Techdirt: Tanzania Plans To Outlaw Fact-Checking Of Government Statistics. “Back in April, Techdirt wrote about a set of regulations brought in by the Tanzanian government that required people there to pay around $900 per year for a license to blog. Despite the very high costs it imposes on people — Tanzania’s GDP per capita was under $900 in 2016 — it seems the authorities are serious about enforcing the law.”


Ars Technica: NYT sues FCC, says it hid evidence of Russia meddling in net neutrality repeal. “The New York Times has sued the Federal Communications Commission over the agency’s refusal to release records that the Times believes might shed light on Russian interference in the net neutrality repeal proceeding.”

TechCrunch: Twitter bug exposed direct messages to third-party developers. “Twitter said that a ‘bug’ sent user’s private direct messages to third-party developers “who were not authorized to receive them.” The social media giant began warning users Friday of the exposure with a message in the app.” Apparently this had been going on since May 2017? Yikes.


Brookings Institute: Regulating free speech on social media is dangerous and futile. “The calls for regulating social media and technology companies are politically motivated. Conservatives who support these policies argue that their freedom of speech is being undermined by social media companies who censor their voice. Conservatives who celebrate constitutional originalism should remember that the First Amendment protects against censorship by government. Social media companies are all private businesses with discretion over the content they wish to promote, and any effort by government to influence what social media platforms promote risks violating the First Amendment.”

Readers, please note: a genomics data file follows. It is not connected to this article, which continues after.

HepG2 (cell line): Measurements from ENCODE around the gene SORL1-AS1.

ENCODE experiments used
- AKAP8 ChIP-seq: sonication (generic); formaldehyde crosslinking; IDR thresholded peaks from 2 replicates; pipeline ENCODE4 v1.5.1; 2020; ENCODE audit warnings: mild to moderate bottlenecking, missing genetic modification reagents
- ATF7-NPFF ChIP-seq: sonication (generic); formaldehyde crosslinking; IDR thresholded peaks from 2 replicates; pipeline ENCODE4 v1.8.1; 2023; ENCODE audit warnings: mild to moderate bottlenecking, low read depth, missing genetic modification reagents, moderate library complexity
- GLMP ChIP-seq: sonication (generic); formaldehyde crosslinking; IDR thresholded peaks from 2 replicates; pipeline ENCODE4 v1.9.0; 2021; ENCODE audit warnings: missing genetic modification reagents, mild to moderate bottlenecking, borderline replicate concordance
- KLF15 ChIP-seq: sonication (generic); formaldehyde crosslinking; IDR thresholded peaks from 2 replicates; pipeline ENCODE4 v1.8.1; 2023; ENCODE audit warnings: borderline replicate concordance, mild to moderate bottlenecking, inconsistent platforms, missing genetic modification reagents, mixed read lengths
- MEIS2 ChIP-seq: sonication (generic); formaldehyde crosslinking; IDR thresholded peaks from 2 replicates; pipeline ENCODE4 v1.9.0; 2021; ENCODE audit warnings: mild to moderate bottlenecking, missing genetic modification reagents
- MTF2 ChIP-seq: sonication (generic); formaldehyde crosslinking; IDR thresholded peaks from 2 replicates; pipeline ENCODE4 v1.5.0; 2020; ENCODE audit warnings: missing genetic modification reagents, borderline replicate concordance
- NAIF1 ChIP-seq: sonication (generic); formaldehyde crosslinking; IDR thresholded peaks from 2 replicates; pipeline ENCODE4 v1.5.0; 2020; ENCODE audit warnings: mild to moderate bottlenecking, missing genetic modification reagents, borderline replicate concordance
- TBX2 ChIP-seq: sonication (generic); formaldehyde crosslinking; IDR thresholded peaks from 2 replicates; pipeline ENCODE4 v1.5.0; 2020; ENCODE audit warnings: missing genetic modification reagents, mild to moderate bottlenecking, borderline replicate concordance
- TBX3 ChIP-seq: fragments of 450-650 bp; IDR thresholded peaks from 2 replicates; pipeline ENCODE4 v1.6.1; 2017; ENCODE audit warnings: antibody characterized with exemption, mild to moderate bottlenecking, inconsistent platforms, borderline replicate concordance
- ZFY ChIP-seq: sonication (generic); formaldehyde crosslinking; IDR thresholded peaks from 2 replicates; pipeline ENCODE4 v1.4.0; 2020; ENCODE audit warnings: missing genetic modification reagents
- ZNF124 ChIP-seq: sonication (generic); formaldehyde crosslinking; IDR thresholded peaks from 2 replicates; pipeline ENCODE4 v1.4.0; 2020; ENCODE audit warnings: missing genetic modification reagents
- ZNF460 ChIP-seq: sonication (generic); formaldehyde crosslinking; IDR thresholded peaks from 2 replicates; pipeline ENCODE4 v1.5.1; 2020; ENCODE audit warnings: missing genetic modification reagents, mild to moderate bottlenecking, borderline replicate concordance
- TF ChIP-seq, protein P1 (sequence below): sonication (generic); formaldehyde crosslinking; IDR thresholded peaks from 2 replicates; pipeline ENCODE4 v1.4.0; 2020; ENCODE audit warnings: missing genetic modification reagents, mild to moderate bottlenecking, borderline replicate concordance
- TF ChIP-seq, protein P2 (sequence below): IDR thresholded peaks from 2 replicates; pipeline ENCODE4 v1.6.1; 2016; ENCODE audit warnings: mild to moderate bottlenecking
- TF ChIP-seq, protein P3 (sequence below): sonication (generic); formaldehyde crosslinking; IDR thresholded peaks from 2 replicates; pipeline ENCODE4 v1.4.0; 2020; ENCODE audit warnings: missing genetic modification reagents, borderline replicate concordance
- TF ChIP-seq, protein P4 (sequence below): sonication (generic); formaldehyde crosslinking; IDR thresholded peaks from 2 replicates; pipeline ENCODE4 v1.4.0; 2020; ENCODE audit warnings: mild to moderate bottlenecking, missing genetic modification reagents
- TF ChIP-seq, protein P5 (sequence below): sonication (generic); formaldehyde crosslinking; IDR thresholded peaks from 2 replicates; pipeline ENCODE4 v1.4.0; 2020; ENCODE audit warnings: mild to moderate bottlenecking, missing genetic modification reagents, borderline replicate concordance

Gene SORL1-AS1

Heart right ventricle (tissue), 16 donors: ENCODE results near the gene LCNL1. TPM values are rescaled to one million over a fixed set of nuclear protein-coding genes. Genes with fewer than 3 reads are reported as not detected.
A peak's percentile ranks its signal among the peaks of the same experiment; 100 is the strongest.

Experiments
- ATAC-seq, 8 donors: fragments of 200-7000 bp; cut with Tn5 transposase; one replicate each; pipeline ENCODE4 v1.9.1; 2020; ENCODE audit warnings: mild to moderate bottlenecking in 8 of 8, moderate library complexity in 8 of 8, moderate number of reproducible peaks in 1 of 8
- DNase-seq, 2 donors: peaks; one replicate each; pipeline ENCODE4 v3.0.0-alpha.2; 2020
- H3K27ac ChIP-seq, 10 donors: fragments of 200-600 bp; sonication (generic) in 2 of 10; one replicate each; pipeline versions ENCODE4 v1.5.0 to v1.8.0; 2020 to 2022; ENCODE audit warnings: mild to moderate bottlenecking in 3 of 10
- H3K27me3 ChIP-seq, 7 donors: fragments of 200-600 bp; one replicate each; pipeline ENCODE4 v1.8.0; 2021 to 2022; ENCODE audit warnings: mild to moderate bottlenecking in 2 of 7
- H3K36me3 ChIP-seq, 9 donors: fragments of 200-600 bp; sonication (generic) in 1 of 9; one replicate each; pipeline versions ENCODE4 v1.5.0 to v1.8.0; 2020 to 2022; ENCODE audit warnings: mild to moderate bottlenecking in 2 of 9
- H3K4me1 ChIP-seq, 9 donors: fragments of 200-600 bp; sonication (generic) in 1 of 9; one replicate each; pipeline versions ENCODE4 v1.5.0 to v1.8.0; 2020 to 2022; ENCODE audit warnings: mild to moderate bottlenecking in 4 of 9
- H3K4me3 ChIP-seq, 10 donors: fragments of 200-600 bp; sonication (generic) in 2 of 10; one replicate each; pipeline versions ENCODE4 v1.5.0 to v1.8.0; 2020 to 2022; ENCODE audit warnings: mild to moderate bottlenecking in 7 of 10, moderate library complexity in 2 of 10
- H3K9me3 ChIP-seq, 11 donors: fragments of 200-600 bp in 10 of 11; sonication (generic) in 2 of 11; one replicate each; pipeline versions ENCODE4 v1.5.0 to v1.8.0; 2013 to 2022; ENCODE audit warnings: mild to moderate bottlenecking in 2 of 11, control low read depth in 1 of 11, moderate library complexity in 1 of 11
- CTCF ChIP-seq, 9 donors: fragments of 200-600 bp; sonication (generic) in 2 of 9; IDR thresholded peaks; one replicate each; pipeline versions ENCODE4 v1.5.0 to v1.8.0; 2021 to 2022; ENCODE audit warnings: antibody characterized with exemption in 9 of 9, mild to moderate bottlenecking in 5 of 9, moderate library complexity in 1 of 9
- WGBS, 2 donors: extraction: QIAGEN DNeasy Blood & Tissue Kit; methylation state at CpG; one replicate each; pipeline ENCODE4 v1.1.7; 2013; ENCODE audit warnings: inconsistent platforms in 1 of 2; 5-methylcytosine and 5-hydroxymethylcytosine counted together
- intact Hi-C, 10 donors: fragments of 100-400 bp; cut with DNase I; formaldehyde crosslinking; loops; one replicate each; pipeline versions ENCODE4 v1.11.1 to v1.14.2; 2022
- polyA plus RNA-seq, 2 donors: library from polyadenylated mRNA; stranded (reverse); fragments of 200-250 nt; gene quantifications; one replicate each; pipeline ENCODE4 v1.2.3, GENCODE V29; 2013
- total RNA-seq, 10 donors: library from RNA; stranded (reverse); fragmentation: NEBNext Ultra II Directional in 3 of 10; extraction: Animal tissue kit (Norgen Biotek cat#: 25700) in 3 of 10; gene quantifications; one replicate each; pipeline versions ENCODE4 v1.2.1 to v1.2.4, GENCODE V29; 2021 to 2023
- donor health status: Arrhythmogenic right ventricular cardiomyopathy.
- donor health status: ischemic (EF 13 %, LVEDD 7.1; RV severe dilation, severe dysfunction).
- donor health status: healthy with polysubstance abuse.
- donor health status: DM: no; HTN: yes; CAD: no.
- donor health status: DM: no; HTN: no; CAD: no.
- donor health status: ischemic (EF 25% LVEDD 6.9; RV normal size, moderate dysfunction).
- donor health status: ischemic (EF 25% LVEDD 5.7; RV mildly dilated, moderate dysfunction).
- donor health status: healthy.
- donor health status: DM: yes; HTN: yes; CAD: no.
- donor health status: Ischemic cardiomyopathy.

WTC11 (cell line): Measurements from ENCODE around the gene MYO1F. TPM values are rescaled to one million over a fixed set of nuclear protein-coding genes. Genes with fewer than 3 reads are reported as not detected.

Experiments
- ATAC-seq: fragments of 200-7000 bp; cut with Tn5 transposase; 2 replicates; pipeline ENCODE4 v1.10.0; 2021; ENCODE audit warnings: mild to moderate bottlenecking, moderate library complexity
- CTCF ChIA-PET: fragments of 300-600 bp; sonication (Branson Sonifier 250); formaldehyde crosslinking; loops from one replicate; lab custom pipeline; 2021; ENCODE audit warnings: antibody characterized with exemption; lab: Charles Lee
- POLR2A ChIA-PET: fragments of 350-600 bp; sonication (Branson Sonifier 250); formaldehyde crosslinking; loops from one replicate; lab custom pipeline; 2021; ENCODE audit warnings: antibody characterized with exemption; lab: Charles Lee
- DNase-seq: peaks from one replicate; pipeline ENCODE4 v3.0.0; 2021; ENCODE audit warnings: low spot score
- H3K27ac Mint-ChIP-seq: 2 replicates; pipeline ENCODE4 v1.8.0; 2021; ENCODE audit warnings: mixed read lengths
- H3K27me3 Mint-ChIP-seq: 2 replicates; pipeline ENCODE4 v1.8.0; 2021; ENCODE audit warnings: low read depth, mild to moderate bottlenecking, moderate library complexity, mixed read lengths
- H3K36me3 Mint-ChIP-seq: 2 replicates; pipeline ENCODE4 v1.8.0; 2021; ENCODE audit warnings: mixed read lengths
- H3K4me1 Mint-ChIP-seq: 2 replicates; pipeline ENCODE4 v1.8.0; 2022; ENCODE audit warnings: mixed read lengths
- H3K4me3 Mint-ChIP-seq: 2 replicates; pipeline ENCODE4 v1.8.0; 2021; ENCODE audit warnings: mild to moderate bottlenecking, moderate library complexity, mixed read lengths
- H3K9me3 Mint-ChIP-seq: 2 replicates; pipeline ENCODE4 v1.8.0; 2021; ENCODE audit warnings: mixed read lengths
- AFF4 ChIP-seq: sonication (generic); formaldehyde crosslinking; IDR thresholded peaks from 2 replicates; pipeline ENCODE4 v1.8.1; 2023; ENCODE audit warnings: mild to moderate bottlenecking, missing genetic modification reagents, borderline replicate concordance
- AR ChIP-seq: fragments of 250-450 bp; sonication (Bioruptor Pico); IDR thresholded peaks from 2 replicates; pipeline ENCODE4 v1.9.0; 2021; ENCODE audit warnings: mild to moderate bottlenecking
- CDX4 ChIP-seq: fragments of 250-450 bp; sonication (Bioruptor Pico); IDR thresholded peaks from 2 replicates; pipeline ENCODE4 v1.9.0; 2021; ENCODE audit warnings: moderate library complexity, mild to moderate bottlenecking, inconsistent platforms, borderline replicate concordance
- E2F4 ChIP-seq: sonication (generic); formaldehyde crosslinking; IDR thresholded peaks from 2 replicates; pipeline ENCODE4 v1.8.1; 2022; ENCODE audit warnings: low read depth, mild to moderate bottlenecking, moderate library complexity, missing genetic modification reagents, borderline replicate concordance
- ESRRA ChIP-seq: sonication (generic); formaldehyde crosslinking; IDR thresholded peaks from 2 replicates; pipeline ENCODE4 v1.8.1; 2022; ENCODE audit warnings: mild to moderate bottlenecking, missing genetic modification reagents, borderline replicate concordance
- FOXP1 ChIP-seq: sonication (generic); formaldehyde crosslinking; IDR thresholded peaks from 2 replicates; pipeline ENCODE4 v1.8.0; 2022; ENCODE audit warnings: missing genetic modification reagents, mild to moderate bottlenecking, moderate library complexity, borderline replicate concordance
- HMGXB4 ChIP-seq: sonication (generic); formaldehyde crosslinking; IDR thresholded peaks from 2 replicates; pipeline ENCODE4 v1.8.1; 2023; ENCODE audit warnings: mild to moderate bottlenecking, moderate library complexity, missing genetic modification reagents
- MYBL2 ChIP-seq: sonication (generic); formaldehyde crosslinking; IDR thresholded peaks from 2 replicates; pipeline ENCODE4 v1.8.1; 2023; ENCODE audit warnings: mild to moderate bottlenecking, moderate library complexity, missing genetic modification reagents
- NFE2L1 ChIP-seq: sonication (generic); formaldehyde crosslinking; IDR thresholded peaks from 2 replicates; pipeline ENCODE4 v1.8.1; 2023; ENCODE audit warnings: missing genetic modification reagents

Universidad de Antioquia: Using Google’s Custom Search Engine Product to Discover Scholarly Open Access and Cost-Free eBooks from Latin America*. “Many Latin American scholarly monographs are available for free to read and download in a scattered fashion across the web, hosted on educational, institutional and government websites as well as commercial websites and publishing platforms. There is as of yet no single way to identify all of this content at once, but web-based discovery leveraging existing search engine indexing would seem to be a likely option. This case study suggests and evaluates one such method for discovery of open access and other cost-free scholarly monographs produced in Latin America. One possible configuration of Google’s Custom Search Engine product is proposed and evaluated, and findings suggest its usefulness for a variety of applications, including for collection development, the preparation of thematic research guides with open content, and the enrichment of existing lists of open access eBook sources from Latin America.” This is an embedded, downloadable PDF. Good morning, Internet…